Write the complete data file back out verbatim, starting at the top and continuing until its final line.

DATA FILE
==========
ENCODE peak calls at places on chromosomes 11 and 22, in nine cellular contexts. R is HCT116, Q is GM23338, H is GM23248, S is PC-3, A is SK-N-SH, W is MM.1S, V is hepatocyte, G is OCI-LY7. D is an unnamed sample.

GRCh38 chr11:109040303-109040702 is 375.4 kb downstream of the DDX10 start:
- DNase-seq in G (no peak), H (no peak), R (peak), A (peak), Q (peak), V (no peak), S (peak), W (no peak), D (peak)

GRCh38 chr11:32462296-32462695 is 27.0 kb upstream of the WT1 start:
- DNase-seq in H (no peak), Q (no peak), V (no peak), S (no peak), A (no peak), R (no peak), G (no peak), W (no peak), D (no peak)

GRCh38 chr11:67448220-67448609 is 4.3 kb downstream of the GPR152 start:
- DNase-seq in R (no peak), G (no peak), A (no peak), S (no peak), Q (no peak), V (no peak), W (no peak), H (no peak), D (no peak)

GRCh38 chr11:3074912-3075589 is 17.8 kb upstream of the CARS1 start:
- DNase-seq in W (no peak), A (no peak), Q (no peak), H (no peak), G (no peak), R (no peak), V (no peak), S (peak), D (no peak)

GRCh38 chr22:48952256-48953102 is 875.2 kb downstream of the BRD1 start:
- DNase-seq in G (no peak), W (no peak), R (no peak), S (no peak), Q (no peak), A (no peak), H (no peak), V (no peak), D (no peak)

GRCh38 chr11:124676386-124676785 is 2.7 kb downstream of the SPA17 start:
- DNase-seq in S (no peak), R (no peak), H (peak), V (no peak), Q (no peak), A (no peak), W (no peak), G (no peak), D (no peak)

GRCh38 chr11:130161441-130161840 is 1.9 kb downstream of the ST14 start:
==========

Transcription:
ENCODE peak calls at places on chromosomes 11 and 22, in nine cellular contexts. R is HCT116, Q is GM23338, H is GM23248, S is PC-3, A is SK-N-SH, W is MM.1S, V is hepatocyte, G is OCI-LY7. D is an unnamed sample.

GRCh38 chr11:109040303-109040702 is 375.4 kb downstream of the DDX10 start:
- DNase-seq in G (no peak), H (no peak), R (peak), A (peak), Q (peak), V (no peak), S (peak), W (no peak), D (peak)

GRCh38 chr11:32462296-32462695 is 27.0 kb upstream of the WT1 start:
- DNase-seq in H (no peak), Q (no peak), V (no peak), S (no peak), A (no peak), R (no peak), G (no peak), W (no peak), D (no peak)

GRCh38 chr11:67448220-67448609 is 4.3 kb downstream of the GPR152 start:
- DNase-seq in R (no peak), G (no peak), A (no peak), S (no peak), Q (no peak), V (no peak), W (no peak), H (no peak), D (no peak)

GRCh38 chr11:3074912-3075589 is 17.8 kb upstream of the CARS1 start:
- DNase-seq in W (no peak), A (no peak), Q (no peak), H (no peak), G (no peak), R (no peak), V (no peak), S (peak), D (no peak)

GRCh38 chr22:48952256-48953102 is 875.2 kb downstream of the BRD1 start:
- DNase-seq in G (no peak), W (no peak), R (no peak), S (no peak), Q (no peak), A (no peak), H (no peak), V (no peak), D (no peak)

GRCh38 chr11:124676386-124676785 is 2.7 kb downstream of the SPA17 start:
- DNase-seq in S (no peak), R (no peak), H (peak), V (no peak), Q (no peak), A (no peak), W (no peak), G (no peak), D (no peak)

GRCh38 chr11:130161441-130161840 is 1.9 kb downstream of the ST14 start: